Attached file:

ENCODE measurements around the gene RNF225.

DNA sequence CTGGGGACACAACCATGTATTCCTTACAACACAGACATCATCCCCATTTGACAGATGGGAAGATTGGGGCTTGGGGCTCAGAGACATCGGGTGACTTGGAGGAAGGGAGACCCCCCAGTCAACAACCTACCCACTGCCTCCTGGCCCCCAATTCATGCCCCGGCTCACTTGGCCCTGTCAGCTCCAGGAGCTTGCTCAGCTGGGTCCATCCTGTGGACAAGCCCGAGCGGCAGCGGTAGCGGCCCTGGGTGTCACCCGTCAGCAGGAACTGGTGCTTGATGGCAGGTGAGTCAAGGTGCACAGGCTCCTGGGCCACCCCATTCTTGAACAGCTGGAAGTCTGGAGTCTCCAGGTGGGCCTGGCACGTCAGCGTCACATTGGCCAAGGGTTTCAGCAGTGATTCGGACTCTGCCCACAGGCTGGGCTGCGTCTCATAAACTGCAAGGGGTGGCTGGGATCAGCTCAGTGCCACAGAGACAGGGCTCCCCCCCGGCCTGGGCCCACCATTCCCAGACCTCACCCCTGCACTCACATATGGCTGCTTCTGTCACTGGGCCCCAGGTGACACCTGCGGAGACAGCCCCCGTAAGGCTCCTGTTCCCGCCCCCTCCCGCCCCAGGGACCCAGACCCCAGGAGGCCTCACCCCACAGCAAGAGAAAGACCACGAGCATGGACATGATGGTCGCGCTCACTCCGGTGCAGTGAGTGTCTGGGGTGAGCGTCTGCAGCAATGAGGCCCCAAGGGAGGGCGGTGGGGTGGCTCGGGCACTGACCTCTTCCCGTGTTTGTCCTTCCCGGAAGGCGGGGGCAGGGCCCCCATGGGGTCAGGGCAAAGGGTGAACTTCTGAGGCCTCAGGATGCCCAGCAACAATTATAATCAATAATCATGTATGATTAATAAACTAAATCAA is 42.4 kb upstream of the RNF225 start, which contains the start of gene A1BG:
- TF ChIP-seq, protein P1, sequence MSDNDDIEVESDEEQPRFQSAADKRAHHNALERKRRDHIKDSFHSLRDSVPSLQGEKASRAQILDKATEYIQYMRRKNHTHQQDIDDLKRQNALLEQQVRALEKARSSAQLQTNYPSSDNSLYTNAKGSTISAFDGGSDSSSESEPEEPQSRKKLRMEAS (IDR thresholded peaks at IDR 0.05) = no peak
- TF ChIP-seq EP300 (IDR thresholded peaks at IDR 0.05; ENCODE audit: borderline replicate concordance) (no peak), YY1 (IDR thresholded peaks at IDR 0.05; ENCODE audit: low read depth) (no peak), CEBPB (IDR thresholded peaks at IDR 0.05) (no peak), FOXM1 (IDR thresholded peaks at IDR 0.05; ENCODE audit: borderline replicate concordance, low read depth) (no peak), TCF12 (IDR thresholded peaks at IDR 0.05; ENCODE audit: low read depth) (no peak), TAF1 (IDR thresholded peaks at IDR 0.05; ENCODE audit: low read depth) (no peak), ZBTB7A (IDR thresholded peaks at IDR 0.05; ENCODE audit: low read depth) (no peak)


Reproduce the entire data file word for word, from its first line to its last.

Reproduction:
ENCODE measurements around the gene RNF225.

DNA sequence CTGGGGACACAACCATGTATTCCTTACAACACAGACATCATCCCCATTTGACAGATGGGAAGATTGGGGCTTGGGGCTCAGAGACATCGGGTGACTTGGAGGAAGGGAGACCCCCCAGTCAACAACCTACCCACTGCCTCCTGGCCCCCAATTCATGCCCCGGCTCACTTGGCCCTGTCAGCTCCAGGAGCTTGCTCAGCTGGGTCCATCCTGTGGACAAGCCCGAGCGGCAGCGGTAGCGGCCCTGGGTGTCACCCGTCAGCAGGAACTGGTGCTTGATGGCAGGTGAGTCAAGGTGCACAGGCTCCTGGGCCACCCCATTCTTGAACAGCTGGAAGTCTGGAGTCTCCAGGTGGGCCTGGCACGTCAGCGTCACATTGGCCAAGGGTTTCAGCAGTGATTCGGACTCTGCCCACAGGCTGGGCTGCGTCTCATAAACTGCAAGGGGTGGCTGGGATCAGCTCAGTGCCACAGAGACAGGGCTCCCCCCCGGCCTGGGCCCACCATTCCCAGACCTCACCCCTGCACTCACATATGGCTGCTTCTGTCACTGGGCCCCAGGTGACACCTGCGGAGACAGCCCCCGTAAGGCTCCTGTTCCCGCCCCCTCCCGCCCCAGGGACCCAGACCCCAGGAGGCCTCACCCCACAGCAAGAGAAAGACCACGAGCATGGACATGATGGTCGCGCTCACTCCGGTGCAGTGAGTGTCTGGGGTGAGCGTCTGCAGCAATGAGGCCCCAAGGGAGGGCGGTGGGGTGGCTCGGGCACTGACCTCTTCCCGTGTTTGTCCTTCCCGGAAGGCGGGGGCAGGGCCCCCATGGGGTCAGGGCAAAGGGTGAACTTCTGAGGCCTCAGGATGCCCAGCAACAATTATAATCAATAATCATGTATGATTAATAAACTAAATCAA is 42.4 kb upstream of the RNF225 start, which contains the start of gene A1BG:
- TF ChIP-seq, protein P1, sequence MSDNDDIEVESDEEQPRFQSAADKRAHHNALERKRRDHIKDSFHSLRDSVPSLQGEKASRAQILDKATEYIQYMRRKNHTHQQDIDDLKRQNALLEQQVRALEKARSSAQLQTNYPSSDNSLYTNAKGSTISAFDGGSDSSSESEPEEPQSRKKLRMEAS (IDR thresholded peaks at IDR 0.05) = no peak
- TF ChIP-seq EP300 (IDR thresholded peaks at IDR 0.05; ENCODE audit: borderline replicate concordance) (no peak), YY1 (IDR thresholded peaks at IDR 0.05; ENCODE audit: low read depth) (no peak), CEBPB (IDR thresholded peaks at IDR 0.05) (no peak), FOXM1 (IDR thresholded peaks at IDR 0.05; ENCODE audit: borderline replicate concordance, low read depth) (no peak), TCF12 (IDR thresholded peaks at IDR 0.05; ENCODE audit: low read depth) (no peak), TAF1 (IDR thresholded peaks at IDR 0.05; ENCODE audit: low read depth) (no peak), ZBTB7A (IDR thresholded peaks at IDR 0.05; ENCODE audit: low read depth) (no peak)